Chinatown Char Siu Ribs Or Pork Taste Great Cooked Indoors Or Out
Not everyone loves Chinese Ribs
Now here's a multicultural experience: This recipe appeared in a cookbook from France "A Table Avec la Mafia" by Claire Dixsaut. It accompanied the article about the film "Year of the Dragon" with Mickey Rourke. Here's Dixsaut's intro: "In the movie Rourke is captain Stanley White, a former Vietnam vet of Polish origins, working the streets of Brooklyn. Early in his crusade against the Chinese mob, he invites journalist Tracy Tzu for dinner at the Shanghai Palace. White suggests the ribs, a dish he clearly enjoys. A few seconds later, the place is ablaze with the shooting that made the film famous. Later, in another Chinese restaurant, White recommends the ribs to his wife. But she'll leave without touching her plate and will throw White out of the house and his belongings through the window. Mickey Rourke should really try salad..."
Click here to order the book from Amazon in Great Britain (it's not in the US yet).
A Dissertation Upon Roast Pig
Everyone has a theory of where barbecue originated. Well here's an explanation that I find irresistible. It was written by Charles Lamb (1775-1834), an English writer whose essays often ran to the fanciful and humorous. His version of the discovery of roast pork was first published in 1822. It is believed to be the source of the common idiom "burn the house to roast the pig", meaning, essentially, overkill. It is probably also the source of the name cracklings for cooked pork skins, and explains why so many barbecue cooks are called Bubba. Clearly Mr. Lamb was a pork lover. Click here to read his tale.
Barbecue pork at Sun Wah
Sun Wah Bar-B-Q Restaurant (5039 N. Broadway St., Chicago, IL 60640, phone 773-769-1254) has been an Uptown Chicago destination since 1987. Owner Eric Cheng learned Chinese barbecue, in Guangdong Province in Southern China, home of Cantonese cuisine. He fled Mao Zedong's Cultural Revolution in China in 1972 by swimming eight hours to Hong Kong where he apprenticed and became a Barbecue Master. He emigrated to New York in 1976 and Chicago in 1986. Here's how he makes barbecue pork (the photos were taken at his previous location):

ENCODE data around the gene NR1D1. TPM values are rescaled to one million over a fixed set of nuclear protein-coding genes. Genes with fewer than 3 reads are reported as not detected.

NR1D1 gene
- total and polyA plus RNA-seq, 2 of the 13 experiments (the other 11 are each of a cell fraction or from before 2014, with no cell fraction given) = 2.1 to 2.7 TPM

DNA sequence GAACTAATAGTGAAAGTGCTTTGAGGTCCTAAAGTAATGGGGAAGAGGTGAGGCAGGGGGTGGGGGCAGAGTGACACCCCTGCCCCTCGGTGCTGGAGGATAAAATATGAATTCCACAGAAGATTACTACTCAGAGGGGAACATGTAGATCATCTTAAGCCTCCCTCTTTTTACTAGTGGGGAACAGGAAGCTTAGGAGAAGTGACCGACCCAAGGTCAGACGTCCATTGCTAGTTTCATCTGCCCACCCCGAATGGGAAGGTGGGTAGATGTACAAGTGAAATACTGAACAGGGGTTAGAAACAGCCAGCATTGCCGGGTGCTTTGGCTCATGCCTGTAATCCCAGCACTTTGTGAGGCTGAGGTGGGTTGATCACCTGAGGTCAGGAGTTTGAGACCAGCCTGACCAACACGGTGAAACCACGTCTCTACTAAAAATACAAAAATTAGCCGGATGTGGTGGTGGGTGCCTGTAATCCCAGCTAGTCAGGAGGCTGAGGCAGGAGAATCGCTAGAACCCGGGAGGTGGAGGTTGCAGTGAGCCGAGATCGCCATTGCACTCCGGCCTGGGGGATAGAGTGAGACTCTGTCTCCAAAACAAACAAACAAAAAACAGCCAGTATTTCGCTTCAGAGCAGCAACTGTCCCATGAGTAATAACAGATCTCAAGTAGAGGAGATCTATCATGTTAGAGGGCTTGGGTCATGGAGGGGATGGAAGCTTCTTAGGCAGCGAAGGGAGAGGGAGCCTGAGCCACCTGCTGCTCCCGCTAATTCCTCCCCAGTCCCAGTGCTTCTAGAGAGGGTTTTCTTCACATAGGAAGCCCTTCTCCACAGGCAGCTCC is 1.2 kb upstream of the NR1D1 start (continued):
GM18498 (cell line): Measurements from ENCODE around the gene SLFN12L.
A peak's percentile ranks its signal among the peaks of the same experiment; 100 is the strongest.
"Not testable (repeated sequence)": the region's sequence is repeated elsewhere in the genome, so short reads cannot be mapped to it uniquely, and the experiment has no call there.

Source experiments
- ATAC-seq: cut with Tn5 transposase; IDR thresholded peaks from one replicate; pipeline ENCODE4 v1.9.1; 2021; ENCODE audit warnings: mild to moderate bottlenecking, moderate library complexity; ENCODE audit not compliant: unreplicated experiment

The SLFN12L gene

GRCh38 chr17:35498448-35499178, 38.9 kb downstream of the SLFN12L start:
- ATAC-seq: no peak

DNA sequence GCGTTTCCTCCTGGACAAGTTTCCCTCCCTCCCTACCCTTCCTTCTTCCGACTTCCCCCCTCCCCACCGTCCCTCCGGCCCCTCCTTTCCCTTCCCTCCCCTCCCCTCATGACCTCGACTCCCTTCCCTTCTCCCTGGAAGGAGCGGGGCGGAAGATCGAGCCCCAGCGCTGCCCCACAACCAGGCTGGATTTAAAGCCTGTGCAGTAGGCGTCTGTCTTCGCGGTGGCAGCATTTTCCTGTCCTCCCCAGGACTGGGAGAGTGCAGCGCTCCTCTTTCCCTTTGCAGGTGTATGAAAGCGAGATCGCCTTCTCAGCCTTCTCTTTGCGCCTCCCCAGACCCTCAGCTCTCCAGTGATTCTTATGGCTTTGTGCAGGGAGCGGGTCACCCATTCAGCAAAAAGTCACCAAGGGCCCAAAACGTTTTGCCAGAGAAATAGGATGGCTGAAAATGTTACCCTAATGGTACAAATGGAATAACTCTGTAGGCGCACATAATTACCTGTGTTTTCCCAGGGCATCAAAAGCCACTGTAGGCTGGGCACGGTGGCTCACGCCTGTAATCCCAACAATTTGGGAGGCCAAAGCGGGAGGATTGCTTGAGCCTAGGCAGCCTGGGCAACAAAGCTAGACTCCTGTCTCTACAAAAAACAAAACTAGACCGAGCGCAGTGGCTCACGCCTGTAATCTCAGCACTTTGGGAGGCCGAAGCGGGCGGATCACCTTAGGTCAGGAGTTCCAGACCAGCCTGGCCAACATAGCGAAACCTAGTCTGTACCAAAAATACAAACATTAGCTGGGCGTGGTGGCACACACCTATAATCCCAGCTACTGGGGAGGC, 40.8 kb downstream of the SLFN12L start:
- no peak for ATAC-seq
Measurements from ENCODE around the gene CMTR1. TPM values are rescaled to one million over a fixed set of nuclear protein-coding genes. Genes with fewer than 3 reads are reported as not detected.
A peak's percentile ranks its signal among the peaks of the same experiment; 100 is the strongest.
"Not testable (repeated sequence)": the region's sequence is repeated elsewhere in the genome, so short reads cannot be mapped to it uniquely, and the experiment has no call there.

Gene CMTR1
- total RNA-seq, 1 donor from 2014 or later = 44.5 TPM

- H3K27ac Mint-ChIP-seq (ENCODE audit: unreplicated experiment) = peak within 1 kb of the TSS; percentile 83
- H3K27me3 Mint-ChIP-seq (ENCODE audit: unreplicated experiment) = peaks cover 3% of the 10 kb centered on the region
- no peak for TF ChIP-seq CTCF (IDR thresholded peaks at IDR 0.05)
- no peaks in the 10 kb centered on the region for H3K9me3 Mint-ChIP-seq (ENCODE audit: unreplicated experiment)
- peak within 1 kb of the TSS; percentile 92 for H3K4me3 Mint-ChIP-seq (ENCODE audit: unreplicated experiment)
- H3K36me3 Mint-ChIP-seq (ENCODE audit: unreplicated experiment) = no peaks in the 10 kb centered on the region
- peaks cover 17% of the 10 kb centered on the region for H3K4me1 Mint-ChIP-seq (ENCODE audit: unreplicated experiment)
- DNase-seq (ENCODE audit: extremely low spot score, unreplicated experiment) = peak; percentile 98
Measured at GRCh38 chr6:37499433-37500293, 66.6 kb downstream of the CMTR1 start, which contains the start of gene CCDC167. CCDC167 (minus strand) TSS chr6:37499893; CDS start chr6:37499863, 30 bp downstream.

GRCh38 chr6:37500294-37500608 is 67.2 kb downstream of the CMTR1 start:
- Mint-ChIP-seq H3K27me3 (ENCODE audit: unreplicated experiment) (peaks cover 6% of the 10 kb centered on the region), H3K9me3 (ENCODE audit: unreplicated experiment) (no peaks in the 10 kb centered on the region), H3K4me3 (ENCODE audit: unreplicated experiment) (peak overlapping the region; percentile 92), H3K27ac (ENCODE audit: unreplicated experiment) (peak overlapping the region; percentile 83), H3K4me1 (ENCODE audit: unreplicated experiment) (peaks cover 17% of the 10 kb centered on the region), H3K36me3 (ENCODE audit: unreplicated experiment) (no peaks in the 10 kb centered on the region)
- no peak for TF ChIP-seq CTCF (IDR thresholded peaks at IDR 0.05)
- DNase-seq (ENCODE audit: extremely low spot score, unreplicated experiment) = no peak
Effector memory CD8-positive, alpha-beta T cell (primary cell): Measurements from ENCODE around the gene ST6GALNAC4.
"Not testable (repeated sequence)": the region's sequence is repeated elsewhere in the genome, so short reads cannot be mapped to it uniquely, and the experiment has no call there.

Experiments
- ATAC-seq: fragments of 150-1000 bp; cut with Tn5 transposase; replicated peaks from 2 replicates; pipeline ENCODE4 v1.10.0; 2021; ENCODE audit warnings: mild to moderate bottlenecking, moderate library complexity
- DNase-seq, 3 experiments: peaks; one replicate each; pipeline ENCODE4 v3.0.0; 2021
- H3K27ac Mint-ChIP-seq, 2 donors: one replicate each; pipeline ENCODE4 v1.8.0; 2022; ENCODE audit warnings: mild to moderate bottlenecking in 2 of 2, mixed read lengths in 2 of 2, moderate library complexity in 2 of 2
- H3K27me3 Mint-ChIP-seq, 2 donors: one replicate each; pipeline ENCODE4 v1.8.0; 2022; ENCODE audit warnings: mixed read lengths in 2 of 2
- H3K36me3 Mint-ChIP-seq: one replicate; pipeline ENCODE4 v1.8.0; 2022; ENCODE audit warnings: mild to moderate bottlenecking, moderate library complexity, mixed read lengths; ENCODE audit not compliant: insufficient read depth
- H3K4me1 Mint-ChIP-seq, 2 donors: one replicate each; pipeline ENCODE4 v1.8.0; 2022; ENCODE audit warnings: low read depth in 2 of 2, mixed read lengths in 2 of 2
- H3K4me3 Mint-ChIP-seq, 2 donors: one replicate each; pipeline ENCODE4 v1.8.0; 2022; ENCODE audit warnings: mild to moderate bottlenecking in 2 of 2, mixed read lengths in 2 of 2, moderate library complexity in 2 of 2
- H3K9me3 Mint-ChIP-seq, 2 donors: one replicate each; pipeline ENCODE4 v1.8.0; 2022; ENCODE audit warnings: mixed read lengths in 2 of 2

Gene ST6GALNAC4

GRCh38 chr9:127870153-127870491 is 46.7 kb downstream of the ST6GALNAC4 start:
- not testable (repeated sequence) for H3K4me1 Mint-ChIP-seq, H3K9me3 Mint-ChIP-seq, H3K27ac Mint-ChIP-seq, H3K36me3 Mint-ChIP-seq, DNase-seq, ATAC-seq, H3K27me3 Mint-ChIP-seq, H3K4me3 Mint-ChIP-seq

Strips of pork loin marinate for 20-30 minutes in red bean curd paste, soy bean paste, sugar, salt, monosodium glutamate, oyster sauce, ginger, and dried shallots.
The marinated pork loin strips are skewered and hung in the oven to roast for about 50 minutes. Some ovens use charcoal, but most use gas. The burners go around the bottom of this well-insulated cabinet. There is no smoke.
"You eat first with your eyes" Ancient Chinese Proverb
I love the "barbecued" pork and ribs in Chinatown. They have a distinct pork flavor, a glossy sheen that implies the sweet glaze beneath, and a glowing red-pink color that penetrates the surface.
Unlike traditional Southern American low and slow smoke roasted barbecue ribs, there is no smoke flavor, even though there is a pink ring beneath the surface of the meat. How do they do it?
Well, it turns out that Char Siu, even though it sounds like charcoal, is not grilled or smoked. It is roasted in a special oven, usually gas fired. And most of the time it gets its ruddy tone from red food coloring (some chefs use a red bean paste, or beets, but that's not common).
But it still tastes great. You can buy Char Siu sauce in Chinese specialty stores, but it is thick and gooey. It makes a fine glaze, but it doesn't make ribs that taste like Chinese restaurant ribs. That's because you need to marinate the meat first. I've worked on this recipe for a while and I think I've really nailed the technique for making Chinatown Char Siu Ribs at home in the oven or on the grill. Here's how to do this dizzingly delicious favorite.